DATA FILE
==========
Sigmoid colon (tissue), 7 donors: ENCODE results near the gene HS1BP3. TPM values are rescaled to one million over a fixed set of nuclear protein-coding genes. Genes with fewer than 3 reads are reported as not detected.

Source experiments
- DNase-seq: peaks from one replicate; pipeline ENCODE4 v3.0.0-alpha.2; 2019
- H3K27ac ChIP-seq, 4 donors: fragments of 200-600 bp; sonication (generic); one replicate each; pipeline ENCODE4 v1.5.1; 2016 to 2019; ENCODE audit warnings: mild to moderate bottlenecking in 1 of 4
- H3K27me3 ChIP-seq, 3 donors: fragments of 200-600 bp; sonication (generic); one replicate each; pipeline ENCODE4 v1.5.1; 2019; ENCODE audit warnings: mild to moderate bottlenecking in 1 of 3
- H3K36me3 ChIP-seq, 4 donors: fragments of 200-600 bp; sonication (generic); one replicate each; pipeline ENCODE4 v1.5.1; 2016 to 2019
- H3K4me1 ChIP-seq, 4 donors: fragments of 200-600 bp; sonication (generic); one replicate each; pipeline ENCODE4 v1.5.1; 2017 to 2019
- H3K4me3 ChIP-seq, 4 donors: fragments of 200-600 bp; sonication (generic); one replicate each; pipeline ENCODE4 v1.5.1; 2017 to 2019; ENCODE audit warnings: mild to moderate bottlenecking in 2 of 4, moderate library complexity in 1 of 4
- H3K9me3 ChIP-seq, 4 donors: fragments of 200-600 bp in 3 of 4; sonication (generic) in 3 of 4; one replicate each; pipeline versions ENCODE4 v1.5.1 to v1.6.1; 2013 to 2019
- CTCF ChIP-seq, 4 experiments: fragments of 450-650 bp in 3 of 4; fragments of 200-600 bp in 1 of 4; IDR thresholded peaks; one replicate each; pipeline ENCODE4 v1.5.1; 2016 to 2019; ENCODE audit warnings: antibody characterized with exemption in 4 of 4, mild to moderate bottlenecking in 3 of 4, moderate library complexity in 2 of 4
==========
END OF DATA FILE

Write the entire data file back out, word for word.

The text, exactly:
Sigmoid colon (tissue), 7 donors: ENCODE results near the gene HS1BP3. TPM values are rescaled to one million over a fixed set of nuclear protein-coding genes. Genes with fewer than 3 reads are reported as not detected.

Source experiments
- DNase-seq: peaks from one replicate; pipeline ENCODE4 v3.0.0-alpha.2; 2019
- H3K27ac ChIP-seq, 4 donors: fragments of 200-600 bp; sonication (generic); one replicate each; pipeline ENCODE4 v1.5.1; 2016 to 2019; ENCODE audit warnings: mild to moderate bottlenecking in 1 of 4
- H3K27me3 ChIP-seq, 3 donors: fragments of 200-600 bp; sonication (generic); one replicate each; pipeline ENCODE4 v1.5.1; 2019; ENCODE audit warnings: mild to moderate bottlenecking in 1 of 3
- H3K36me3 ChIP-seq, 4 donors: fragments of 200-600 bp; sonication (generic); one replicate each; pipeline ENCODE4 v1.5.1; 2016 to 2019
- H3K4me1 ChIP-seq, 4 donors: fragments of 200-600 bp; sonication (generic); one replicate each; pipeline ENCODE4 v1.5.1; 2017 to 2019
- H3K4me3 ChIP-seq, 4 donors: fragments of 200-600 bp; sonication (generic); one replicate each; pipeline ENCODE4 v1.5.1; 2017 to 2019; ENCODE audit warnings: mild to moderate bottlenecking in 2 of 4, moderate library complexity in 1 of 4
- H3K9me3 ChIP-seq, 4 donors: fragments of 200-600 bp in 3 of 4; sonication (generic) in 3 of 4; one replicate each; pipeline versions ENCODE4 v1.5.1 to v1.6.1; 2013 to 2019
- CTCF ChIP-seq, 4 experiments: fragments of 450-650 bp in 3 of 4; fragments of 200-600 bp in 1 of 4; IDR thresholded peaks; one replicate each; pipeline ENCODE4 v1.5.1; 2016 to 2019; ENCODE audit warnings: antibody characterized with exemption in 4 of 4, mild to moderate bottlenecking in 3 of 4, moderate library complexity in 2 of 4